The major culprit for a heart attack is actually the people’s lifestyle, i.e. consuming excessive amounts of unhealthy food and stress. Furthermore, the factors that can raise the risk of a heart attack are the following:
- High blood pressure
- High cholesterol levels in the blood
- Sedentary life
- Family history
However, people may prevent this lethal condition if they would only follow the signs of their bodies because the symptoms of heart attack can be noticed even a month before it.
Here is a list of the six signs your body gives you in order to warn you:
1. Chest Pressure
Pain in the chest or the feeling of pressure can signal a heart attack. Indeed, it is the major sign of this condition. You can also feel the pain in other body parts including arms, shoulders, and back.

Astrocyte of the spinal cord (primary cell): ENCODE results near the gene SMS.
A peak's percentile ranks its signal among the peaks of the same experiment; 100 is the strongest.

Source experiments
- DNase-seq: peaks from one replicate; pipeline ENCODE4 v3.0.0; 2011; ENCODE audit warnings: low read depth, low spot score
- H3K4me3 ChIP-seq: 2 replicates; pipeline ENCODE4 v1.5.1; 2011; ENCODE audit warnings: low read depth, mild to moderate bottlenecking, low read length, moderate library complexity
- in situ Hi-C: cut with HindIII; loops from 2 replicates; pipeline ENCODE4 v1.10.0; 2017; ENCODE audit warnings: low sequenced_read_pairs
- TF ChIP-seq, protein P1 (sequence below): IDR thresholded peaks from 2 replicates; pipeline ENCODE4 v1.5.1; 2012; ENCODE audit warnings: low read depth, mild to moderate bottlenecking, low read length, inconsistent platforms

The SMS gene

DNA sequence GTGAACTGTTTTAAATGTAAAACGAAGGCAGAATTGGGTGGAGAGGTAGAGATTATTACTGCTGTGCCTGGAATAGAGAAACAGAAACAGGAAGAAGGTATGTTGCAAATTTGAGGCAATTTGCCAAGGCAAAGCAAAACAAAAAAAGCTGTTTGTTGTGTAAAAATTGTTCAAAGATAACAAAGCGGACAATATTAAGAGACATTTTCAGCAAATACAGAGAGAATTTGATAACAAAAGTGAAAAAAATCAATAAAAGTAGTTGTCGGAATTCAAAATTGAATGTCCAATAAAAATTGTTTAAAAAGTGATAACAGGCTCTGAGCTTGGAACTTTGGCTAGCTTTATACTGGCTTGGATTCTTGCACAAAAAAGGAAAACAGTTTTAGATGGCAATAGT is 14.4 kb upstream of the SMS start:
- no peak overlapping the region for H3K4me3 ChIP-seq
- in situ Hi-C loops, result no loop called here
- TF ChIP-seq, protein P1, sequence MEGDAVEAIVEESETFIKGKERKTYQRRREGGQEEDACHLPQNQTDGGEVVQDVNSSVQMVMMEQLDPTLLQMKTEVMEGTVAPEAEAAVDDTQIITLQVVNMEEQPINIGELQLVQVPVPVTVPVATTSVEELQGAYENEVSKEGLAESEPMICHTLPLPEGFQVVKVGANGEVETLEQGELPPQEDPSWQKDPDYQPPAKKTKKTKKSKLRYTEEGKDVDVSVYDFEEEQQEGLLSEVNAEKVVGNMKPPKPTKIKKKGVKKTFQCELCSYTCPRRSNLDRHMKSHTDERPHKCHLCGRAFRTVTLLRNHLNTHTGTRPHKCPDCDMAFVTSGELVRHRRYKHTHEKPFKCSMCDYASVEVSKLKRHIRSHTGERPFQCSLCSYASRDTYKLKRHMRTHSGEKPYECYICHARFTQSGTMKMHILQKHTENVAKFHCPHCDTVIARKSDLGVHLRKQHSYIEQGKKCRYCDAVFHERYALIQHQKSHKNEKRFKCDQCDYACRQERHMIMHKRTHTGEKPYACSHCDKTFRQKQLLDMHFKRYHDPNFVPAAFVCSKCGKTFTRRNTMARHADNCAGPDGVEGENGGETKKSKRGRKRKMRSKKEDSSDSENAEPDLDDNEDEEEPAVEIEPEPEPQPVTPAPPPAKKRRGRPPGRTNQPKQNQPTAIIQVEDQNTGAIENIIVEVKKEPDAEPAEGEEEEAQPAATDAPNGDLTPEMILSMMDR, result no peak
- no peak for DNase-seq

2. Shortness of Breath
The lungs and the heart are directly connected and when there is an issue with one of these organs, the other suffers as well. Therefore, if a heart attack is approaching the lungs won’t get the blood needed, which will result in shortness of breath.
3. Body Weakness
If the coronary arteries are blocked, as in the case of heart attack, or other arteries, the supply of blood throughout the body is reduced. This means that the muscles also don’t get the blood needed. This results in body weakness and impaired and weakened muscles.
This sign is also related to blood supply and circulation, but especially to the brain. This organ requires proper blood flow in order to function well. The lack of blood flow to the brain results in vertigo, i.e. dizziness, due to the damaged function of the brain.
The constant and persistent feeling of tiredness is a very common indicator of a heart attack. In fact, fatigue is a result of poor blood circulation and reduced blood flow to the heart, which then causes damage to the heart function.
6. Flu and Cold Symptoms
If you are experiencing some symptoms that remind you of those of flu and cold, there is a chance that a heart attack is about to happen. These signs usually occur shortly before having a heart attack.